At least, that’s been my experience over the past few years, in belatedly coming to some measure of understanding of the pushes and pulls of my nature.
Discovering that one of my core motivations is inner peace and outer absence of conflict was hugely liberating. It helped me recognize how, for a long time, I subconsciously looked for ways to avoid any kind of a clash.
I realized that, without having learned the skills of good personal communication, I’d defaulted to downplaying my own desires and interests to make sure I never stood in danger of rocking the boat. In place of internal calm, I’d settled for the numbness of distraction. The engine of my life may have been running, but it largely idled in neutral.
Not that this was all negative. That severe dislike of disagreement fostered a willingness, or an ability (maybe both), to see each side of a situation. Certainly an asset as a journalist, and also helpful when unable to avoid being drawn into difficulties between others.
But, like peeling layers of an onion, making sense of myself is ongoing. There is always something else to consider. For instance, recently I’ve been wondering about my capacity for over-spiritualizing things.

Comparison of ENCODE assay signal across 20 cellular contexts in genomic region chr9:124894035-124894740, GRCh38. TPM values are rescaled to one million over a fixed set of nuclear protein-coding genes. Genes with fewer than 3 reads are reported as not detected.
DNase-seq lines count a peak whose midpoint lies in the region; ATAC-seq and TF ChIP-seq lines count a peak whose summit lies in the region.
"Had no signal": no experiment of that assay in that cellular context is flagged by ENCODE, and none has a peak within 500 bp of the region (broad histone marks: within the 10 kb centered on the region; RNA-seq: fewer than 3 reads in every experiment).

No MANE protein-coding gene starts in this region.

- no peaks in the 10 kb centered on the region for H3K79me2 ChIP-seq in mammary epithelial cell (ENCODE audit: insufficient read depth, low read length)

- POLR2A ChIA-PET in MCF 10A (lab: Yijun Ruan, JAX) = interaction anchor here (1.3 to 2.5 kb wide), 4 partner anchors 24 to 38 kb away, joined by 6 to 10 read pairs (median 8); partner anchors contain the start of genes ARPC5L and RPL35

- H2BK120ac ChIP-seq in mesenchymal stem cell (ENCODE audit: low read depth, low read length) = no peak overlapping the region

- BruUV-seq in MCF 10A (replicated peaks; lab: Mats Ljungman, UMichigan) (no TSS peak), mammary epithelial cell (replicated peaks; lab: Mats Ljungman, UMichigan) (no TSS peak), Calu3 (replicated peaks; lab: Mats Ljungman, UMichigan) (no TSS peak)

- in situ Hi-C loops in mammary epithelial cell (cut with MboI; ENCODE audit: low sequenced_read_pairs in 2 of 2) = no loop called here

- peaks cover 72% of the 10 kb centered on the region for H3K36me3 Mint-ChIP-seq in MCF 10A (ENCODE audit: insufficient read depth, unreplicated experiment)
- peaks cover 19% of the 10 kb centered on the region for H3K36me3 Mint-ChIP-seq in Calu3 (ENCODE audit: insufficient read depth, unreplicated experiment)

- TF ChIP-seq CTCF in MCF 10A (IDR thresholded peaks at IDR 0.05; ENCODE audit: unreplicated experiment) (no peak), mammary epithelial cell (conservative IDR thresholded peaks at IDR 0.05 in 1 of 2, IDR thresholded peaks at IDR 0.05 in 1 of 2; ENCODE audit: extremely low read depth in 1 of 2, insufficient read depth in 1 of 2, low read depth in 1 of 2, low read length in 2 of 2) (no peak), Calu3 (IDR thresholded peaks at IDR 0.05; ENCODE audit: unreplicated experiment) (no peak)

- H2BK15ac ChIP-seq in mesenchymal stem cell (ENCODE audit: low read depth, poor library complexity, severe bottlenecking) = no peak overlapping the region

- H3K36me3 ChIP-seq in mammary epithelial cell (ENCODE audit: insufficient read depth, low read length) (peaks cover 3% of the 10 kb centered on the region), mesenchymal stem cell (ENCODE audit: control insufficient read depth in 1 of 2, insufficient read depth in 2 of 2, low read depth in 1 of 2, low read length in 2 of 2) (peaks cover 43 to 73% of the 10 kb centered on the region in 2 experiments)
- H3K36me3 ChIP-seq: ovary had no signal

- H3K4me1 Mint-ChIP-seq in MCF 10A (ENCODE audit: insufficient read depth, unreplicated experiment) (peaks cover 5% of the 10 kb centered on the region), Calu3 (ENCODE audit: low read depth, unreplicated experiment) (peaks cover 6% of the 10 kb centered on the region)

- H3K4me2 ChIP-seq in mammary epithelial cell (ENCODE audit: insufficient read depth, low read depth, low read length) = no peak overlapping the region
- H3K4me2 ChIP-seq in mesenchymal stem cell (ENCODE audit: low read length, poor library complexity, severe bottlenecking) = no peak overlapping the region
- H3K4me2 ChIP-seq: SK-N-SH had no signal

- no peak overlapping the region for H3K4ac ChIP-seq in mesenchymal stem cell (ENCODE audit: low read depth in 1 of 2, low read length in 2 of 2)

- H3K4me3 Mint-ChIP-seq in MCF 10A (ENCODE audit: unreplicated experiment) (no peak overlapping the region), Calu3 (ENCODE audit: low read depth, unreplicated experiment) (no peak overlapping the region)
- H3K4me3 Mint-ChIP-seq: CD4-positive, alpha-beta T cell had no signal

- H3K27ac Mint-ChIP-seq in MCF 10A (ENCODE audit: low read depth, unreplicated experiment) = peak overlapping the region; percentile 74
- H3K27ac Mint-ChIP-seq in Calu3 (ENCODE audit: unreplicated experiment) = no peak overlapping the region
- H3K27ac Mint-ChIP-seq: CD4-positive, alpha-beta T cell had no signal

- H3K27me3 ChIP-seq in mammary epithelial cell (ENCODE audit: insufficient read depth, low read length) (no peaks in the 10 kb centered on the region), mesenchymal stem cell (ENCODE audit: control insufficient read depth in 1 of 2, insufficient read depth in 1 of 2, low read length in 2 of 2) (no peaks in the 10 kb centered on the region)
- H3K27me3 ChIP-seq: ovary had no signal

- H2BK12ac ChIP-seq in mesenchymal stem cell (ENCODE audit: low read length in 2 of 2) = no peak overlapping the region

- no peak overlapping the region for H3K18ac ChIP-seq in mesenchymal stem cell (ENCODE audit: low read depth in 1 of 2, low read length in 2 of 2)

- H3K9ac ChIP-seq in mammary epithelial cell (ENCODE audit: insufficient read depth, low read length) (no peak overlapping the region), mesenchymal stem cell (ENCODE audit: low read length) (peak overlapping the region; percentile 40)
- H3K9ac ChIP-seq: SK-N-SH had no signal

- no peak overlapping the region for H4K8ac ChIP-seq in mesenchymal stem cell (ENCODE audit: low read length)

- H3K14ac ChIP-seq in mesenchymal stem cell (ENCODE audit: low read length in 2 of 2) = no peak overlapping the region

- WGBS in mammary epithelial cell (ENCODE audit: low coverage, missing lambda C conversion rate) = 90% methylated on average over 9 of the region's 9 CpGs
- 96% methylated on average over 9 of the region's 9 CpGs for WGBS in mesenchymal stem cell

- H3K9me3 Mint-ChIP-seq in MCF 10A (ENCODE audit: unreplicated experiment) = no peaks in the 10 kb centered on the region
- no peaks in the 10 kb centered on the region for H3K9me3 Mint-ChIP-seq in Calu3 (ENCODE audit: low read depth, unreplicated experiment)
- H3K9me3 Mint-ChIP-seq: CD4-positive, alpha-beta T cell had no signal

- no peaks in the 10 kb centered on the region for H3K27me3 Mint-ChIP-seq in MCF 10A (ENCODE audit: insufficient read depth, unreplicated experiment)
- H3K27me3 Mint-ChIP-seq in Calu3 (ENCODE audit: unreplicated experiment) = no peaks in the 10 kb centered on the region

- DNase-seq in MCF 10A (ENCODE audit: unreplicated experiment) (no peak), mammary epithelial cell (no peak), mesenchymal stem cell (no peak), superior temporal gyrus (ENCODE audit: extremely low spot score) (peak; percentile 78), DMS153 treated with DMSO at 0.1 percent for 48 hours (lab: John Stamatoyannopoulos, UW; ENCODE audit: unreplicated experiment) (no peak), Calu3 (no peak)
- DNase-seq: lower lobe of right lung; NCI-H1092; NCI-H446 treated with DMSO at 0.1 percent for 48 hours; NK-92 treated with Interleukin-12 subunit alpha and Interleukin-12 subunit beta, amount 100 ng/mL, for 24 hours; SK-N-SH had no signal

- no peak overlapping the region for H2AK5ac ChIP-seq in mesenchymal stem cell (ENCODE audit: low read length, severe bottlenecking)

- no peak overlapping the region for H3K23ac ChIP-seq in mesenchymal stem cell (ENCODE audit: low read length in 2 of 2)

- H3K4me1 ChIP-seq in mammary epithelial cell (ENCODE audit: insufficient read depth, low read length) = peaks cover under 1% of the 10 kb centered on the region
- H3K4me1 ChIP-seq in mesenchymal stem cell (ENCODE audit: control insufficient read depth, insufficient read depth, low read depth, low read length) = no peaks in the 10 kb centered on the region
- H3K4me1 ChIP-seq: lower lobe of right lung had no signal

It’s been easier to spot in other people. Like that guy who describes himself as a visionary and a leader. Those qualities may be in there somewhere, but they are often buried deep beneath an egocentric control freak.
Turning the same “hard-truth” gaze on myself, I have to admit that I still sometimes try to disguise my tendency toward passivity as something more positive than it really is. “Waiting on God” in the face of challenges can be faith, but it can also just be a cop-out—not doing anything for fear of failure. Or, of being let down.
Which poses the always tough question I continually ask: Am I really coming clean, or am I just soft-soaping myself?
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